Arti Devi pats her 8 hour old child at the post natal ward, of Community Health Center Kachhwan, in Uttar Pradesh, India, in September 2017. ©UNICEF/Prashanth Vishwanathan
The Network for Improving Quality of Care for Maternal, Newborn and Child Health hosted a webinar on 24 September on ‘Family participatory care in India: partnering with families to care for small and sick newborns’.
Prof. Arti Maria, Head of Neonatology at Dr Ram Manohar Lohia Hospital, New Delhi, India, has pioneered this approach in which the parents and close relatives of small and sick newborns are trained in simple care practices and become full partners in care. She explained how the idea started, how changing the attitudes of healthcare workers, who can be weary of sharing some of their power, was the main obstacle to the approach being adopted, and how involving fathers in the care of their newborn proved to be critical.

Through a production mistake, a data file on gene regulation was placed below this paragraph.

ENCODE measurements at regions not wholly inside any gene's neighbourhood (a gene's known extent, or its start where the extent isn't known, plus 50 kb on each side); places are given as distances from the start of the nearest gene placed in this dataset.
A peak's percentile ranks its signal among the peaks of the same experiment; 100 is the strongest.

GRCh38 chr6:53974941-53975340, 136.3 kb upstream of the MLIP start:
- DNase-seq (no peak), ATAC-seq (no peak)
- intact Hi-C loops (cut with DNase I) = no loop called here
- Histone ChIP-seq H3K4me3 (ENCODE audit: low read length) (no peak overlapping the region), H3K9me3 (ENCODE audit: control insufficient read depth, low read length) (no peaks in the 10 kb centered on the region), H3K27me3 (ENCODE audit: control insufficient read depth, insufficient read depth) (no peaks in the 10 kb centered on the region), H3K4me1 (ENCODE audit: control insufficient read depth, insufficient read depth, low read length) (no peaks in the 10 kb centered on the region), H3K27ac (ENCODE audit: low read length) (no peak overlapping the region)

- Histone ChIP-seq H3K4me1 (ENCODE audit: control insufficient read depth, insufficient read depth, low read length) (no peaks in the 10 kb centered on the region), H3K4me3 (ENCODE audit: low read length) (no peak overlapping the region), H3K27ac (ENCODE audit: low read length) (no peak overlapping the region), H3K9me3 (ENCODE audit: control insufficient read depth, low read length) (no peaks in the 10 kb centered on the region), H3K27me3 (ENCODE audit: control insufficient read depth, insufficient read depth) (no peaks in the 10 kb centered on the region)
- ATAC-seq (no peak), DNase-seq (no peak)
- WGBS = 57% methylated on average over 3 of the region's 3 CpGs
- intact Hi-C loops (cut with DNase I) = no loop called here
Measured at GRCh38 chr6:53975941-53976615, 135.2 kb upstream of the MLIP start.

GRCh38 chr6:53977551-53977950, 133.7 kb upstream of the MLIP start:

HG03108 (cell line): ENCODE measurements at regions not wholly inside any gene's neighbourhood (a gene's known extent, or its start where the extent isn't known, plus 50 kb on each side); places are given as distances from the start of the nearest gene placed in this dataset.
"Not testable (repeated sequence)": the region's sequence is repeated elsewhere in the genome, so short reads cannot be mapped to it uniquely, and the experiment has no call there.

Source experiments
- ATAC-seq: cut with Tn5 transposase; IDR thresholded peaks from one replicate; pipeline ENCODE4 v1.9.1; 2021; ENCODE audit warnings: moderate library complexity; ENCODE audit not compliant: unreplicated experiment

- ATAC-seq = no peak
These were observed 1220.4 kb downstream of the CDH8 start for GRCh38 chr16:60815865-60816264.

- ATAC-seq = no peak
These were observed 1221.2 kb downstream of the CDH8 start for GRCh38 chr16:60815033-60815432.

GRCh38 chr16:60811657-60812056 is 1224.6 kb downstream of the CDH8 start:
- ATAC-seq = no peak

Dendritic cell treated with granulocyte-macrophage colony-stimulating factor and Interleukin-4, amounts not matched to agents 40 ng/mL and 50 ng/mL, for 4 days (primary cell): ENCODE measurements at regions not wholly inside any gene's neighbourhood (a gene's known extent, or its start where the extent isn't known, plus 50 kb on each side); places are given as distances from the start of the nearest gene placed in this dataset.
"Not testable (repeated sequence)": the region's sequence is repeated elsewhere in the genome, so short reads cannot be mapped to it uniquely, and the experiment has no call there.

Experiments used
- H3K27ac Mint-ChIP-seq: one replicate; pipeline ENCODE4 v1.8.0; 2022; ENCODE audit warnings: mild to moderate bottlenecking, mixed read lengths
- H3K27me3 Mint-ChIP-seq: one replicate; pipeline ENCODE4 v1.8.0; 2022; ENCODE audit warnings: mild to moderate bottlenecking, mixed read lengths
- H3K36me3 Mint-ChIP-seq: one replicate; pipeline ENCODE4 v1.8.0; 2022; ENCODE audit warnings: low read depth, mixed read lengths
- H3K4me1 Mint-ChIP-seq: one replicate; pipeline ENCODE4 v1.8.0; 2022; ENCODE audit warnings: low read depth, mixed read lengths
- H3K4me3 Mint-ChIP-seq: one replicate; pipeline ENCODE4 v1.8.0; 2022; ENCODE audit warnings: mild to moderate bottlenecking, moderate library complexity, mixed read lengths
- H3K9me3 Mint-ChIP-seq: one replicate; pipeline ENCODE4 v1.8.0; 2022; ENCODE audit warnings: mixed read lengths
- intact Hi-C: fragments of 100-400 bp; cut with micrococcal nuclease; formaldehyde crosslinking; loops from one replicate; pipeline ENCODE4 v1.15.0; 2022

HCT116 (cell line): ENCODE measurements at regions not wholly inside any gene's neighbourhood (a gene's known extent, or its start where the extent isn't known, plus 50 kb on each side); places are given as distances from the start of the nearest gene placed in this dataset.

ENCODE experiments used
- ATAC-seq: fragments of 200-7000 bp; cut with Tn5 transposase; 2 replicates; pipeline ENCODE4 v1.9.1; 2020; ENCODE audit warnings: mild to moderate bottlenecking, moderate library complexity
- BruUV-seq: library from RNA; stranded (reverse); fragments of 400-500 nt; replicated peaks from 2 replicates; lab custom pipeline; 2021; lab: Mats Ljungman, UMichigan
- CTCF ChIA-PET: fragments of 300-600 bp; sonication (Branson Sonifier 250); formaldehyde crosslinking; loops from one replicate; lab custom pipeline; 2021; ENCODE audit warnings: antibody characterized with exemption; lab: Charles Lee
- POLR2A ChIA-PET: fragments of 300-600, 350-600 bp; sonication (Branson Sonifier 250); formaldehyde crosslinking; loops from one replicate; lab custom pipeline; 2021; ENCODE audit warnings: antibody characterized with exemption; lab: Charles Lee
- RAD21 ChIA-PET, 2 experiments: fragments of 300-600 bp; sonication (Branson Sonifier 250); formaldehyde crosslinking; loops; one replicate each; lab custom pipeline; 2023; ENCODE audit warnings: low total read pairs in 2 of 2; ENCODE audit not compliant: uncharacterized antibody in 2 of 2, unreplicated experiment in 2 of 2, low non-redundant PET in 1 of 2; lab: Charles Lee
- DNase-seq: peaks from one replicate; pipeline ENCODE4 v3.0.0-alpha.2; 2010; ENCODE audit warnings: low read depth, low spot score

Dr Harish Kumar, Senior Programme Director at Jhpiego India, presented the scale up model for the family-participatory care approach and how it works both at facility and community levels to change attitudes of health workers, teach parents care practices for their sick and small newborns, and try to ensure a continuum of care once the baby is discharged. He talked about the work in the facilities to implement family-centred care, and how state and national governments were involved at every step.
Dr P.K Prabhakar, Deputy Commissioner for Child Health at the Ministry of Health & Family Welfare, Government of India explained how the family-participatory care approach evolved from an innovation in one tertiary facility to a nation-wide initiative that is about to be implemented in over 800 SNCUs across India.
Listen to the webinar recording
Listen to a Quality Talks podcast episode with Prof. Arti Maria: Building trust between families and health care workers to care for sick and small newborns in India
The webinar’s Q&A can be found below in the comments section.